Paul “The Punisher” Williams to return to boxing as a trainer March 25
Former two-time world champion Paul Williams, who retired in 2012 after a motorcycle accident left him paralyzed from the waist down, is returning to the sport as a trainer.
Williams is set to make his training debut with Justin DeLoach (13-1, 7 knockouts) in an eight-round junior middleweight bout against Dillon Cook (16-0, 6 KOs) in a March 25th Showtime ShowBox telecast, it was announced on Tuesday. The show will feature four bouts from Buffalo Run Casino in Miami, Oklahoma. DeLoach is the first fighter that Williams will train as he comes back to a sport he once dominated.
“I’m scared all over again, like this is my first fight,” the 34-year-old Williams said in a press release. “Now, I have to think about everything that (my former trainer and manager George Peterson) was thinking about when I was fighting. I have to try and teach Justin what I knew how to do.”
Williams (41-2, 27 KOs) was regarded as one of the most avoided fighters in boxing because of his height (6-2), southpaw stance, boxing skills and ability to take a punch. He won welterweight and junior middleweight titles and holds victories against Antonio Margarito, Erislandy Lara, Winky Wright and Sergio Martinez before he was injured on May 27, 2012 as he was preparing for a pay-per-view bout with Canelo Alvarez later that year.
“I was the fighter the press labeled as ‘Most feared in boxing,'” said Williams, who has been working with DeLoach for around three months. “But that’s over for me now. I’m jumping into a whole new thing. It’s been an adjustment but I’m glad I’m doing it.”
Williams had to overcome his own bitterness about what happened to him when he was thrown off his bike to avoid a swerving car that ended his promising career. “I guess I was being selfish at first,” Williams said. “I didn’t want to deal with the fight game. I wanted to be the one fighting. But that changedÔÇªLook, I always feel good,” he went on. “What’s happened has happened. It is what it is. This is my first time stepping back into the world. I love boxing.”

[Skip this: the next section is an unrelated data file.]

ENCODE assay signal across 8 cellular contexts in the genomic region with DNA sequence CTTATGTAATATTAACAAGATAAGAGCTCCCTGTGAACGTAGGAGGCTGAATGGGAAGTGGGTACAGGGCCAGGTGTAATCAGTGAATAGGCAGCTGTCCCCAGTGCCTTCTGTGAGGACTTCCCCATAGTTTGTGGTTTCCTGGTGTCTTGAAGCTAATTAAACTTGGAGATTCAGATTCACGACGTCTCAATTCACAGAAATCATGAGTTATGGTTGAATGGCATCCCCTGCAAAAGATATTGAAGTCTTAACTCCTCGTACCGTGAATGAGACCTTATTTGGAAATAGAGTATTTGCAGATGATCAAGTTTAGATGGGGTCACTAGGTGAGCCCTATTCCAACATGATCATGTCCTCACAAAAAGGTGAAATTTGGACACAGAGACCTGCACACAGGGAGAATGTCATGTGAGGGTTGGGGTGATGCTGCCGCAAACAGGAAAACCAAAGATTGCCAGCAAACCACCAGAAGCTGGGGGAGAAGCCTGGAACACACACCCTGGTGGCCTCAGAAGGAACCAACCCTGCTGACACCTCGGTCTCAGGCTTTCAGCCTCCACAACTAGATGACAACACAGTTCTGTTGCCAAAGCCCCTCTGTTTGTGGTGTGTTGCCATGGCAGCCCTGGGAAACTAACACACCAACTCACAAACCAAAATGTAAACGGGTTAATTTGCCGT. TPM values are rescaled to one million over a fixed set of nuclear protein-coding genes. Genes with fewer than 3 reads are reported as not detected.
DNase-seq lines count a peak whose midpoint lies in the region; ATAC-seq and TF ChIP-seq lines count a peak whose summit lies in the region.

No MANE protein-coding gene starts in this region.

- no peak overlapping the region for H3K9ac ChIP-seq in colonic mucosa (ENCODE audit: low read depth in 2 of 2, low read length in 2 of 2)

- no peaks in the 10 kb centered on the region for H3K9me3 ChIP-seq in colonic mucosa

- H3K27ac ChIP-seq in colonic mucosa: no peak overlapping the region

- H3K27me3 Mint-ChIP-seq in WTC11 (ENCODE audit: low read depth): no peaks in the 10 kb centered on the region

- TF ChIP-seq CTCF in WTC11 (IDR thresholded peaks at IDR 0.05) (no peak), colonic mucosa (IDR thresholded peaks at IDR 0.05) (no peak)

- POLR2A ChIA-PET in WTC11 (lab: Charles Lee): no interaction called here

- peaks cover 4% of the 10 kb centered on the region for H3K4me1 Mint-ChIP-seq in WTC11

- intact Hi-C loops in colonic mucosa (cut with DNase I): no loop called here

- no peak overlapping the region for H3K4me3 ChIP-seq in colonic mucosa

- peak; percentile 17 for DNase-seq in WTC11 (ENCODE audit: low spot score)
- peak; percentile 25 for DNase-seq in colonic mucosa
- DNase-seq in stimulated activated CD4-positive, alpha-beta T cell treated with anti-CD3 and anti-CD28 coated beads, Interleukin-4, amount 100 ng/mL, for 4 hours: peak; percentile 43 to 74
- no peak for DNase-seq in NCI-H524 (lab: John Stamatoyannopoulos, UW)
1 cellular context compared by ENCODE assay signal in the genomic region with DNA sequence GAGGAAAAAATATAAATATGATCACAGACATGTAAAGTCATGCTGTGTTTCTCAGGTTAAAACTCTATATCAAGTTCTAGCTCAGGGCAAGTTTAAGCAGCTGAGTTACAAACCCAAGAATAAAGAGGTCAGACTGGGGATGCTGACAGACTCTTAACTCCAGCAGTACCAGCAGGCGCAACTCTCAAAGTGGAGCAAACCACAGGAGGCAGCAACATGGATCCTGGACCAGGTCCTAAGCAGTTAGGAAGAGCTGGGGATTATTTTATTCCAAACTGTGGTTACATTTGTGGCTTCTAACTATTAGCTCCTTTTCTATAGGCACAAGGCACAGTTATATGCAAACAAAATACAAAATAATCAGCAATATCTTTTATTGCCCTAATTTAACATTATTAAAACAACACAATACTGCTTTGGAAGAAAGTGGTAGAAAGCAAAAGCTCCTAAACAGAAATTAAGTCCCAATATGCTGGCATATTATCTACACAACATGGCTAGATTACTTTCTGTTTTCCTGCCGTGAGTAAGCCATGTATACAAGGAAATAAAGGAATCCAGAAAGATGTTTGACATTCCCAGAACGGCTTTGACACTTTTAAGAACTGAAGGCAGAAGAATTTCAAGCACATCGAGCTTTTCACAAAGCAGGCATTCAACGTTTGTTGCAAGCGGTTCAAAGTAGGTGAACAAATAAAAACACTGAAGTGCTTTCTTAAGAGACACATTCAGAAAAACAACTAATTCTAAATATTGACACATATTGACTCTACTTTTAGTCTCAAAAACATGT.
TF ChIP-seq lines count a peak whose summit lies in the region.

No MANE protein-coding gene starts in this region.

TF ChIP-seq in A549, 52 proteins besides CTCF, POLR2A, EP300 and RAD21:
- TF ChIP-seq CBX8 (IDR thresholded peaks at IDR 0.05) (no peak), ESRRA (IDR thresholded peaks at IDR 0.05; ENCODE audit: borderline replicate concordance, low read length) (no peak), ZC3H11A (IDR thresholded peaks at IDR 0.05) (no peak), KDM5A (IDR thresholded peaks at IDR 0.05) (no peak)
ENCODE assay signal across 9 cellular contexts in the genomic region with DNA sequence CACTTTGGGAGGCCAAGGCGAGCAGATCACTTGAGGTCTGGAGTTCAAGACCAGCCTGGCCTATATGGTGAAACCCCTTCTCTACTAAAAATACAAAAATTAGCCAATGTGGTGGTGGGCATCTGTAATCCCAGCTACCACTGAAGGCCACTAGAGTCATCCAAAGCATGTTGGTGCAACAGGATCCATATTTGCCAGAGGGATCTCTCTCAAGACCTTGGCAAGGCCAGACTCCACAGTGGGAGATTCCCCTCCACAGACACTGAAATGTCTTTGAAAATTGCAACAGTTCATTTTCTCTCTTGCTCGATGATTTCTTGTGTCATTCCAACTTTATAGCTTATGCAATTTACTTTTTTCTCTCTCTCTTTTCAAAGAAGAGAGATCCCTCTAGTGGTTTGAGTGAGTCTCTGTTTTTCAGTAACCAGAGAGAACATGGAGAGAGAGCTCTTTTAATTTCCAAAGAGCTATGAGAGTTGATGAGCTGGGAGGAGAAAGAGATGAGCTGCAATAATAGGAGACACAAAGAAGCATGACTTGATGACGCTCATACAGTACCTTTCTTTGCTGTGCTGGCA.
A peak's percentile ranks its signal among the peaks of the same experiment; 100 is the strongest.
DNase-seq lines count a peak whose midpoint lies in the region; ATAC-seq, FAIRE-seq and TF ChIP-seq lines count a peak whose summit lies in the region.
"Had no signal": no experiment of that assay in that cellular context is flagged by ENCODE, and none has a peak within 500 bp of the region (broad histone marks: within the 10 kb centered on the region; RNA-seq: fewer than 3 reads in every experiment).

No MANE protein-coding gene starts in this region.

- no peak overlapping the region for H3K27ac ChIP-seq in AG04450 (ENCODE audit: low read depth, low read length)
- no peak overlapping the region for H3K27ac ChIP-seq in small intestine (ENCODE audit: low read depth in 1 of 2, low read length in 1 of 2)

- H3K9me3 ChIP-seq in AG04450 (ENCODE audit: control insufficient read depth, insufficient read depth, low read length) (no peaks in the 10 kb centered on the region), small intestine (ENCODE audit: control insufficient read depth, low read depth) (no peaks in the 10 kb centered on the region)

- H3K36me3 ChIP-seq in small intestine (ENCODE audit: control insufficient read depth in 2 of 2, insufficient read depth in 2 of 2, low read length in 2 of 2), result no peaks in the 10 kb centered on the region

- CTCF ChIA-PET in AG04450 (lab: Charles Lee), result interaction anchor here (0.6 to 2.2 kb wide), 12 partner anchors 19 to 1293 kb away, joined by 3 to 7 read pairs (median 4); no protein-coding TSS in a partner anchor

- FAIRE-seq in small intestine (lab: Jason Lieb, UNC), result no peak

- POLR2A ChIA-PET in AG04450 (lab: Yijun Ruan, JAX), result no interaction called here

Williams was persuaded by Peterson to return to the sport as a trainer, he said. Williams and DeLoach will train in a private gym in Williams’ hometown of Aiken, South Carolina, the release said. During the fight, Williams will be ringside confined to his wheelchair, shouting instructions.
“You know me, I really didn’t want to do this,” Williams said. “But finally after three or four years of George practically begging me to try and do it, this opportunity came along and I decided to give it a shot. Everything is about timing,” he went on. “I started thinking about it, George kept asking me and messing with me about it. One thing led to another, and I finally said I’d take a stab at it.”
Williams reflected on the type of trainer he wants to be- someone who has the best interests of the fighter first. “What I don’t want to see is a fighter getting hurt,” he said. “This is a hard sport. I know when I was in there I was always going for broke. But I want Justin, all fighters actually, to come out of the ring the same way they came in. Win or lose, I don’t want to see anybody get hurt.”
A former amateur standout, DeLoach and Williams grew up just 30 minutes down the road from each other, DeLoach in Augusta, Georgia and Williams in Aiken, South Carolina. The Showbox card is headlined by Regis “Rougarou”Prograis (16-0, 13 KOs) against Aaron “The Jewel” Herrera (29-4-1, 18 KOs) in a lightweight bout.
“Me and Paul, we’ve known each other our whole lives,” DeLoach said in the release. “I’m from Augusta, Georgia and he was right across in Aiken. We knew each other when I was coming up as an amateur. He came to my last pro fight that was in San Antonio. When I saw him, I got so excited. We started to talk and I said something like, ‘Hey, Paul, wouldn’t it be cool if we got together?’ It’s an unbelievable feeling to be able to work with one of my favorite fighters.”